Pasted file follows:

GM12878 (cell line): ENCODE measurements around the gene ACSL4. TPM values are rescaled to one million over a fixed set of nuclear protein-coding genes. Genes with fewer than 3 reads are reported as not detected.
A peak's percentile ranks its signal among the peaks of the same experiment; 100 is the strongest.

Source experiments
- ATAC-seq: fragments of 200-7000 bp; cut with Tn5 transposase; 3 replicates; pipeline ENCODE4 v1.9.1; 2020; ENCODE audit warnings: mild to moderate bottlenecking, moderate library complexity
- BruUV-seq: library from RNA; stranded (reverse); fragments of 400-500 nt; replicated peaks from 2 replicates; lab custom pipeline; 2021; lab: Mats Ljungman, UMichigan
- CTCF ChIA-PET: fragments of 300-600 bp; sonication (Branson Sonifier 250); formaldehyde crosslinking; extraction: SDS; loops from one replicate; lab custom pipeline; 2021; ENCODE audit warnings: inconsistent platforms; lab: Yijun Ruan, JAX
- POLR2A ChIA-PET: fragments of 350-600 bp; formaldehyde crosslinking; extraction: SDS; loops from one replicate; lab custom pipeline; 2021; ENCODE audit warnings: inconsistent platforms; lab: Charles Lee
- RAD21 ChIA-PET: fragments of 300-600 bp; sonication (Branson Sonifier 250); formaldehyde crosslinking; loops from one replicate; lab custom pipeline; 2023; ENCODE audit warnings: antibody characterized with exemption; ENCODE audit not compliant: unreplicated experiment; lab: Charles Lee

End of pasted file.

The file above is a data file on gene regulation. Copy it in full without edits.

GM12878 (cell line): ENCODE measurements around the gene ACSL4. TPM values are rescaled to one million over a fixed set of nuclear protein-coding genes. Genes with fewer than 3 reads are reported as not detected.
A peak's percentile ranks its signal among the peaks of the same experiment; 100 is the strongest.

Source experiments
- ATAC-seq: fragments of 200-7000 bp; cut with Tn5 transposase; 3 replicates; pipeline ENCODE4 v1.9.1; 2020; ENCODE audit warnings: mild to moderate bottlenecking, moderate library complexity
- BruUV-seq: library from RNA; stranded (reverse); fragments of 400-500 nt; replicated peaks from 2 replicates; lab custom pipeline; 2021; lab: Mats Ljungman, UMichigan
- CTCF ChIA-PET: fragments of 300-600 bp; sonication (Branson Sonifier 250); formaldehyde crosslinking; extraction: SDS; loops from one replicate; lab custom pipeline; 2021; ENCODE audit warnings: inconsistent platforms; lab: Yijun Ruan, JAX
- POLR2A ChIA-PET: fragments of 350-600 bp; formaldehyde crosslinking; extraction: SDS; loops from one replicate; lab custom pipeline; 2021; ENCODE audit warnings: inconsistent platforms; lab: Charles Lee
- RAD21 ChIA-PET: fragments of 300-600 bp; sonication (Branson Sonifier 250); formaldehyde crosslinking; loops from one replicate; lab custom pipeline; 2023; ENCODE audit warnings: antibody characterized with exemption; ENCODE audit not compliant: unreplicated experiment; lab: Charles Lee